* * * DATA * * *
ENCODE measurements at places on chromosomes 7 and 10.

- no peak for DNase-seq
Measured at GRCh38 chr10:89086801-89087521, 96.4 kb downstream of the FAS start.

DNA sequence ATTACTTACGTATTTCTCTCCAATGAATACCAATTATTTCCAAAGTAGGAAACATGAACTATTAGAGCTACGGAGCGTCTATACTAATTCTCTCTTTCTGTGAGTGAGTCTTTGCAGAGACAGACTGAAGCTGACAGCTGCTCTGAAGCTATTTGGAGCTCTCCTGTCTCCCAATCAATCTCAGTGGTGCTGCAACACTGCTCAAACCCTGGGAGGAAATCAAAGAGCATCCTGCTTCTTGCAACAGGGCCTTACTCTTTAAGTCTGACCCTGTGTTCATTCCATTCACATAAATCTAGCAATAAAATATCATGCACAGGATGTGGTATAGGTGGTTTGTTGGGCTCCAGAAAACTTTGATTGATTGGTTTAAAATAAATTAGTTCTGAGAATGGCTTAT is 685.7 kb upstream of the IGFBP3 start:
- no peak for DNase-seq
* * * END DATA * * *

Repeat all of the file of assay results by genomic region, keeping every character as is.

ENCODE measurements at places on chromosomes 7 and 10.

- no peak for DNase-seq
Measured at GRCh38 chr10:89086801-89087521, 96.4 kb downstream of the FAS start.

DNA sequence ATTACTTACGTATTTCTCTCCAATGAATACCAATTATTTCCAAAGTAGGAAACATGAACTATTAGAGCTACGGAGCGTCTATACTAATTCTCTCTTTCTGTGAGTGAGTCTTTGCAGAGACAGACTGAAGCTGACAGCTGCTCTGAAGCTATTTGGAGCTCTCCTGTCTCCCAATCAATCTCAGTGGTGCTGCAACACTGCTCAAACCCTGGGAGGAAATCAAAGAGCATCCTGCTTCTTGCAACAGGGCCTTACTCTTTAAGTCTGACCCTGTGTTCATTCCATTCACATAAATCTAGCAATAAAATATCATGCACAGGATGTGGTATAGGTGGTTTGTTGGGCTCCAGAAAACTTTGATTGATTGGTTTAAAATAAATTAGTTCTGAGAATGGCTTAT is 685.7 kb upstream of the IGFBP3 start:
- no peak for DNase-seq